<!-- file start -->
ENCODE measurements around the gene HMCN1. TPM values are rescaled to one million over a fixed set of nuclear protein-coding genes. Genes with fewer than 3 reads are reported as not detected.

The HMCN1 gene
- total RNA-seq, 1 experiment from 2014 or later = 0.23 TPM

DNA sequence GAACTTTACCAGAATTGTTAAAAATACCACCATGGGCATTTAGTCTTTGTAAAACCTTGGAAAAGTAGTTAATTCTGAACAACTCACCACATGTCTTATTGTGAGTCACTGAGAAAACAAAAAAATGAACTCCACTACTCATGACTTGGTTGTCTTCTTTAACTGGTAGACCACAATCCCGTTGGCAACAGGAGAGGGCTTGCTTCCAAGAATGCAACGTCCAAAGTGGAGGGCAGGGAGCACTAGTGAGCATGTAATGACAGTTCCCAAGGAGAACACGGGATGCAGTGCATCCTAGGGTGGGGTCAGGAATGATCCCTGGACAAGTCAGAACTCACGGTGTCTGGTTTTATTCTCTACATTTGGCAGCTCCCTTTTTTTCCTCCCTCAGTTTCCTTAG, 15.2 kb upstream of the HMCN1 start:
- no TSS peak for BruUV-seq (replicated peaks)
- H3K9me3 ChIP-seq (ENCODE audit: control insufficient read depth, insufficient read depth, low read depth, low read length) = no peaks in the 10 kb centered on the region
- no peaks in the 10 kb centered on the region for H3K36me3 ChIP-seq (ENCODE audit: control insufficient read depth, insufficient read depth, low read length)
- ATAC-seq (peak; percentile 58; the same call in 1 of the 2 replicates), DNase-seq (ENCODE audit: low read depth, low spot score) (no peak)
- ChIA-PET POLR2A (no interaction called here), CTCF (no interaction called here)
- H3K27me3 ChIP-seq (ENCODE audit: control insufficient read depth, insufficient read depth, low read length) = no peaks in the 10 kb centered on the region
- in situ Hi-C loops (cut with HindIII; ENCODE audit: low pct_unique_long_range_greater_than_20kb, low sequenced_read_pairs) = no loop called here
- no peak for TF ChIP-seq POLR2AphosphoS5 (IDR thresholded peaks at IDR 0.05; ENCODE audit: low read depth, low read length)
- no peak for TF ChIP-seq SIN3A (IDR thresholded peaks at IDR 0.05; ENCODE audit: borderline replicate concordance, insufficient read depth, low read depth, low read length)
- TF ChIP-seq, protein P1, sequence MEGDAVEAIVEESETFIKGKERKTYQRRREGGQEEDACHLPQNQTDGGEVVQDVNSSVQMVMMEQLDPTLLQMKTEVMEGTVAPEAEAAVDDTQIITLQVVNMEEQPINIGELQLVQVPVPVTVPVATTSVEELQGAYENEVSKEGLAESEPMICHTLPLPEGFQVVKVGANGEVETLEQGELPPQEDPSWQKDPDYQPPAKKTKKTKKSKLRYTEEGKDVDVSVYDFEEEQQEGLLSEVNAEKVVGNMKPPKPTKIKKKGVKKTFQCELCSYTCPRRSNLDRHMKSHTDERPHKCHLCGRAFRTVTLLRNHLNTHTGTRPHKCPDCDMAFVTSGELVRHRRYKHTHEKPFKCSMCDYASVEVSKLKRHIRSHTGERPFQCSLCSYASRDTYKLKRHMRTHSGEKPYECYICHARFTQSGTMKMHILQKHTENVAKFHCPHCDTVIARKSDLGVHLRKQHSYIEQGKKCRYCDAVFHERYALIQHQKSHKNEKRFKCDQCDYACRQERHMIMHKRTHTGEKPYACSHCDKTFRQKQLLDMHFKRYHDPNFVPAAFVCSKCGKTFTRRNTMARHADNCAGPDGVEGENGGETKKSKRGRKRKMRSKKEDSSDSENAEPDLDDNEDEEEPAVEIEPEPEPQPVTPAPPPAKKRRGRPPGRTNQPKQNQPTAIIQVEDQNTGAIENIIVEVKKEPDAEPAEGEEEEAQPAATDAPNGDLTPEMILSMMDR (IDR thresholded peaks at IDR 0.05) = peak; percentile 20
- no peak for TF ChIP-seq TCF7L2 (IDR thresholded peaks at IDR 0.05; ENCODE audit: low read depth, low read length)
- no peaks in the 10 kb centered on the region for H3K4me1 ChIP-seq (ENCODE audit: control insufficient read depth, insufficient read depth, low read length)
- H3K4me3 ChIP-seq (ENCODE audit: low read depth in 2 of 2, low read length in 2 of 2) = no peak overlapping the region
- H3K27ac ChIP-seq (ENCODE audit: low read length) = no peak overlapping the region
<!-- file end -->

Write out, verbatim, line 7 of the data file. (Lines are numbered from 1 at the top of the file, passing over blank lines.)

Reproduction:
- no peaks in the 10 kb centered on the region for H3K36me3 ChIP-seq (ENCODE audit: control insufficient read depth, insufficient read depth, low read length)